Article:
Making Connections Through the Power of Design
Category: Landscape Architecture
Written By: Elizabeth Moore
Date: July 20, 2023
Summer Intern Blog Series: At Parkhill, our internship program gives us the opportunity to shape and mentor the next generation within our industry. These young professionals not only get real life experience and guidance with our architecture and engineering teams, but many go on to have successful careers with us here at Parkhill.
Recently, the Landscape Architecture interns participated in a site visit analysis and conceptual design exercise at Al Rollins Park, a Parkhill pro bono project in Arlington, Texas. Throughout his career, Albert W. Rollins, PE, the namesake of the future park, served as the City Engineer, Director of Public Works, Director of Utilities, and the City Manager of Arlington.
Over the next few weeks, this summer blog series will highlight their experience in their own words as they reflect on the knowledge and insights they gained during their time with Parkhill.
After spending fifteen years in event and theater production, I decided to change my career. I really wanted to apply my design skills to enhancing natural landscapes and helping the community as much as possible. Now I am about to start my third, and final year of a master’s program in Landscape Architecture at the University of Texas in Arlington.
Recently, our Parkhill mentors introduced us to the Al Rollins Park project, which included a site visit analysis and conceptual design exercise. This project included spending part of the day reviewing the site and public survey before visiting the site the next day. This is a crucial step in the design process for me because it gives me time to abstractly think of programming without narrowing down on a solution.
I absolutely loved this experience. It was a great way to get to know and work with the other interns, as well as getting a low-stress introduction into Parkhill’s design workflow.
During the site visit, I was able to get a real sense of the community’s needs. Being on-site also allowed me to experience the area in a visual and auditory way.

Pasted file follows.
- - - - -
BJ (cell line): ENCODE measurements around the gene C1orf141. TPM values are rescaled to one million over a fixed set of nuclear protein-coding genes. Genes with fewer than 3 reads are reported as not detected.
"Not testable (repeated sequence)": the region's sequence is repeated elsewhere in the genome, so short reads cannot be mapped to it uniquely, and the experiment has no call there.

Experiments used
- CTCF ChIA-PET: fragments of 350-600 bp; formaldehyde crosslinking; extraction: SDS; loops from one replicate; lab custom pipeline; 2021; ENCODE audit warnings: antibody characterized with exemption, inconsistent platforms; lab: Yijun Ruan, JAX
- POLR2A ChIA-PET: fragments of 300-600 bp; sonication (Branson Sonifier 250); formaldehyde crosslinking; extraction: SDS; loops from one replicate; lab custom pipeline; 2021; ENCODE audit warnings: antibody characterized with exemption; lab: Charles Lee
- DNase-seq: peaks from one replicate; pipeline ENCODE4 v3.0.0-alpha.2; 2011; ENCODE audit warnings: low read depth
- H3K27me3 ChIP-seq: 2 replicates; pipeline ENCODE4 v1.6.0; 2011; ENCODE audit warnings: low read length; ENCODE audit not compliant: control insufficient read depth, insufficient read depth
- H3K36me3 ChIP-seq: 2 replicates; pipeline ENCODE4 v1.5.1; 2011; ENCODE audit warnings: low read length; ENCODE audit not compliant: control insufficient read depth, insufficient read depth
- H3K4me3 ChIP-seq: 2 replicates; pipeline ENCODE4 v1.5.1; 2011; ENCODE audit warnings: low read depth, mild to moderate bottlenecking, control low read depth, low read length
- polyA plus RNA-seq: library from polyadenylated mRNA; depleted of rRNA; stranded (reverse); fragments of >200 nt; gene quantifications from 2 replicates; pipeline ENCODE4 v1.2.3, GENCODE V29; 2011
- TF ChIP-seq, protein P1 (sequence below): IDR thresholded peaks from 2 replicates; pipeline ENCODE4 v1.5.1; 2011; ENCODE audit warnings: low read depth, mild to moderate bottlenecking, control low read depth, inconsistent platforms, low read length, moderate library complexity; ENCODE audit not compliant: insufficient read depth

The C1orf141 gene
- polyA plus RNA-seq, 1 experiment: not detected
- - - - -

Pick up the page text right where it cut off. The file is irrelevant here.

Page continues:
The first thing I noticed about the site was the unique topography. With a 24-foot grade change and proximity to the library, this site had so many opportunities. I first spent time reworking the parking. Safety and ease of access are a central part of my design. While the site has ample parking, I didn’t want to remove too many parking spaces. Instead, I opted for flexible spaces that could be used for different programs.
After analyzing the public survey data and researching the background of Al Rollins, I narrowed down the enhancements to nature play, stormwater education, recreation, and safety with trails and ease of access. This park would provide a connection point for the surrounding community. Ultimately, I was most inspired by the unique topography and close access to the library.
I absolutely loved this experience. It was a great way to get to know and work with the other interns, as well as getting a low-stress introduction into Parkhill’s design workflow. I am grateful for everyone at the office in Arlington, Texas, who took time out of their busy schedules to teach and mentor me. My favorite part of the design process was analyzing the topography and collaborating with my fellow interns.
For more from our Summer Intern Blog Series, check out:
Connecting the existing library to the park allows for a serene reading atmosphere along with ample areas for educational programs.
Elizabeth used a multisensory approach by utilizing the sights and sounds to fully analyze the park.